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Abstract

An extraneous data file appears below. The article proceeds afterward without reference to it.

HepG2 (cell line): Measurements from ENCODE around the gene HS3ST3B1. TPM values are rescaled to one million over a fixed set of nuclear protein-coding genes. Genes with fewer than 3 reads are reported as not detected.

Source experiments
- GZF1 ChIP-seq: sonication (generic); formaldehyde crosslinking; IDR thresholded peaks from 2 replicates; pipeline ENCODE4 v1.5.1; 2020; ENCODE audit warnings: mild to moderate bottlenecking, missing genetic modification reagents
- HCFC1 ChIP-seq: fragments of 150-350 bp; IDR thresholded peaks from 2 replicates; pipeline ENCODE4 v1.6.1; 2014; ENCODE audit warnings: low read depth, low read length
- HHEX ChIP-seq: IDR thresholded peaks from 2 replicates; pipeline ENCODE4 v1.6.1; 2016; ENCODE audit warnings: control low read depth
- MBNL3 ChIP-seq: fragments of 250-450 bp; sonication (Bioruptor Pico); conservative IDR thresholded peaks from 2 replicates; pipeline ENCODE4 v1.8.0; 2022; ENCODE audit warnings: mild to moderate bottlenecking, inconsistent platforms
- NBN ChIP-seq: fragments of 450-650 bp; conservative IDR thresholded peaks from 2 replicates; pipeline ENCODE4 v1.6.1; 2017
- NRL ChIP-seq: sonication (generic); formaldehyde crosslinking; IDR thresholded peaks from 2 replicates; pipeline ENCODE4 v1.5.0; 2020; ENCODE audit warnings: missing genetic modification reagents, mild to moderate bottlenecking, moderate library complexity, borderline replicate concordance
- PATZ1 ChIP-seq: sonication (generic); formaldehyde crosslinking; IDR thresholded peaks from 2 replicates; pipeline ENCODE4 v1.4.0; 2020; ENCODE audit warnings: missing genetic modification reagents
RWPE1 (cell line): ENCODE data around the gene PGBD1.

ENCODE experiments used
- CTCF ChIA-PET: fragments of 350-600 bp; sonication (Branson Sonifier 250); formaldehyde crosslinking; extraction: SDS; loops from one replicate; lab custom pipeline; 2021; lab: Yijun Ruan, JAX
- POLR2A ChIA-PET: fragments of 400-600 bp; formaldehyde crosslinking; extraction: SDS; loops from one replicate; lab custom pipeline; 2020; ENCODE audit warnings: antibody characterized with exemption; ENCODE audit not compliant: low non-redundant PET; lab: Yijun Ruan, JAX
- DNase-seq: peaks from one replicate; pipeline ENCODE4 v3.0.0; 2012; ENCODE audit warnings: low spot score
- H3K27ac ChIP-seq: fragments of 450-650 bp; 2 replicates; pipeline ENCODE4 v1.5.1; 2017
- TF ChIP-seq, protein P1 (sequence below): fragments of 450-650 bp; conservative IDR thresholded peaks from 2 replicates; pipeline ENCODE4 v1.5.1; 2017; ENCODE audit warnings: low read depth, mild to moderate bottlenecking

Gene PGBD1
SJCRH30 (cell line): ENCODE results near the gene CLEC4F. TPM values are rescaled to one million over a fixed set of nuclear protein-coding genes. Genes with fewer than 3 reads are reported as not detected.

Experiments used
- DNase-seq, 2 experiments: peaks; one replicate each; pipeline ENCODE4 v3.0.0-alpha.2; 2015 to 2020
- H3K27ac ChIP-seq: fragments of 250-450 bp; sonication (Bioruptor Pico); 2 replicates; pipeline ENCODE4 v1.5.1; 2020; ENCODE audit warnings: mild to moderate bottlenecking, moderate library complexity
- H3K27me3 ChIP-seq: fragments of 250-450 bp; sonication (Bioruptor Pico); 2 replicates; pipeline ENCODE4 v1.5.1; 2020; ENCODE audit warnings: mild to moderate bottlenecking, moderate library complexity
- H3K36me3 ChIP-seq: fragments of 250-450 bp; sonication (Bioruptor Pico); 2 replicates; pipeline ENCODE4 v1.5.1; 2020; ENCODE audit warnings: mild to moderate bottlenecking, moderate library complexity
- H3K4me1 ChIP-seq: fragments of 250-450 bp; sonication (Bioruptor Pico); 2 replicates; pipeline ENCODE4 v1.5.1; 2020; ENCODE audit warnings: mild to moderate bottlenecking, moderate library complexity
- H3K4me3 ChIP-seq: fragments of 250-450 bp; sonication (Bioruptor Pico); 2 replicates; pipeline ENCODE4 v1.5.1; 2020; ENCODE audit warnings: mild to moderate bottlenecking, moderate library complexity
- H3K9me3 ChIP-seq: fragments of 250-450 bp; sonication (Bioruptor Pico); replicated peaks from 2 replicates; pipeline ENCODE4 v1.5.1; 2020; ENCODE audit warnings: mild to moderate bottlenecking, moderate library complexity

A method has been devised whereby the S8 permeability and solubility in silicon resin are determined by observing the reaction between sulfur vapors and silver particles within the polymer. The particles (∼10 μm diameter), which may vary between 0.1 and 100 μm in diameter, are dispersed in the polymer at a concentration up to 20% within a glass cylinder (also an aluminum container). The polymer is cured according to procedure and exposed to S8 saturated vapors at various temperatures (55°–125°C), leaving one end of the cylinder open. The Ag particles are a perfect sink for sulfur, which is consumed as soon as it reaches the reaction boundary that separates the reacted and unreacted Ag particles. Consequently, a distinct black region containing Ag2S product is left behind as the boundary advances. The line displacement, measured at time intervals for the several temperatures, is used to calculate the gas permeability in the polymer as a function of temperature on the basis of a mass transport model developed from diffusion theory. The S8 solubility in the polymer is calculated from the permeability and diffusivity. The latter is determined independently by measuring the time that the Ag2S reaction is delayed when a layer of plain polymer separates a silver surface and the sulfur environment.